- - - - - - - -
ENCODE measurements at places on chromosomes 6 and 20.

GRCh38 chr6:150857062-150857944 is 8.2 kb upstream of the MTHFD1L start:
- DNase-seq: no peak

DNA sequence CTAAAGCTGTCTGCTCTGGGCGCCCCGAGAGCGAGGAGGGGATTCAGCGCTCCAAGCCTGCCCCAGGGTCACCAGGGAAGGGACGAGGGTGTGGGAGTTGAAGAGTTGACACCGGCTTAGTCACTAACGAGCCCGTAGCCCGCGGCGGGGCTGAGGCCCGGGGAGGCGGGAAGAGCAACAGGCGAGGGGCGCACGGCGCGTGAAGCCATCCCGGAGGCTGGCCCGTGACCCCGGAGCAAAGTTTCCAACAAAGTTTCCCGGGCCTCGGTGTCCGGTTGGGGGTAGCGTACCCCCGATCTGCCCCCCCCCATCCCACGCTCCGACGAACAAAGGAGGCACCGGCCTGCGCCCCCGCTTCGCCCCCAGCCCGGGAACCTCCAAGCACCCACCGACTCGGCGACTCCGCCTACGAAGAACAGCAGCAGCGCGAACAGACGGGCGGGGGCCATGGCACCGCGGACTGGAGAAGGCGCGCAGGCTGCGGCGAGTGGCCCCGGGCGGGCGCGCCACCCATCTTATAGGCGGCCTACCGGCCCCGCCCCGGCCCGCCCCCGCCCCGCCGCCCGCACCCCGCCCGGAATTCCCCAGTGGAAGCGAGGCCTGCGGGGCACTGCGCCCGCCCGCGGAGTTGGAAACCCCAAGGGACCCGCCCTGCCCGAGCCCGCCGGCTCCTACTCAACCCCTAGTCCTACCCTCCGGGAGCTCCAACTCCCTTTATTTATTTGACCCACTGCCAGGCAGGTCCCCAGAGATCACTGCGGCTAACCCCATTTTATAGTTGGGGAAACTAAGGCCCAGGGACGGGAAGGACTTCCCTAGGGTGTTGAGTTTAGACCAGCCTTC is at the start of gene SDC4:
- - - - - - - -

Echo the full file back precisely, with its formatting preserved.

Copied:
ENCODE measurements at places on chromosomes 6 and 20.

GRCh38 chr6:150857062-150857944 is 8.2 kb upstream of the MTHFD1L start:
- DNase-seq: no peak

DNA sequence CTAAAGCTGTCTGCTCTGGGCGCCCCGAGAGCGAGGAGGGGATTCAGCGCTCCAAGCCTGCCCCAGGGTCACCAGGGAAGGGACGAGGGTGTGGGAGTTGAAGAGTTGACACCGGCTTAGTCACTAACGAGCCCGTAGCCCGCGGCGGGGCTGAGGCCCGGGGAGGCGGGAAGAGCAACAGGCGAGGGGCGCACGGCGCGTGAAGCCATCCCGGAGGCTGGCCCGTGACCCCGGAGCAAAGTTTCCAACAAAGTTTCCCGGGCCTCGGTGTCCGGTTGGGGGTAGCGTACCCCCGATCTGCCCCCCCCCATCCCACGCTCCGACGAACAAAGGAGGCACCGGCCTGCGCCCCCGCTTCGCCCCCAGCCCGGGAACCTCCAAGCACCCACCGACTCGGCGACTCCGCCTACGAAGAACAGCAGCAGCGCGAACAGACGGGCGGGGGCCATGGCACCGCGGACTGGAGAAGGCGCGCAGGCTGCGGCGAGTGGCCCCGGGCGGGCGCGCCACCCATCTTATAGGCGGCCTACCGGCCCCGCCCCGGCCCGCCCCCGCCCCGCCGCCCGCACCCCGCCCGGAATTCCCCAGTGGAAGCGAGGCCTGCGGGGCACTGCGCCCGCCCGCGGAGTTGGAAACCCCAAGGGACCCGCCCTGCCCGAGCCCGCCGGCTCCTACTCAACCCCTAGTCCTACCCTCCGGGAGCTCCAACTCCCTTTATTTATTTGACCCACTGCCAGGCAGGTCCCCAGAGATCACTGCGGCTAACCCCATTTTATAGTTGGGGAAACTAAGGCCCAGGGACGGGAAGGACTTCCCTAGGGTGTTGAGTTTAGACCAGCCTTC is at the start of gene SDC4: